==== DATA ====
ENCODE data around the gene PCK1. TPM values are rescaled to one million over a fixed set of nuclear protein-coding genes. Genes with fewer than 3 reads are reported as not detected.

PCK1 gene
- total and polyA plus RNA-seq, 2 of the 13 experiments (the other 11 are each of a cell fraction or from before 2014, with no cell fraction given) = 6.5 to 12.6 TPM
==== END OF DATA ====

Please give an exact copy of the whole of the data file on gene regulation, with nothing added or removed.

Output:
ENCODE data around the gene PCK1. TPM values are rescaled to one million over a fixed set of nuclear protein-coding genes. Genes with fewer than 3 reads are reported as not detected.

PCK1 gene
- total and polyA plus RNA-seq, 2 of the 13 experiments (the other 11 are each of a cell fraction or from before 2014, with no cell fraction given) = 6.5 to 12.6 TPM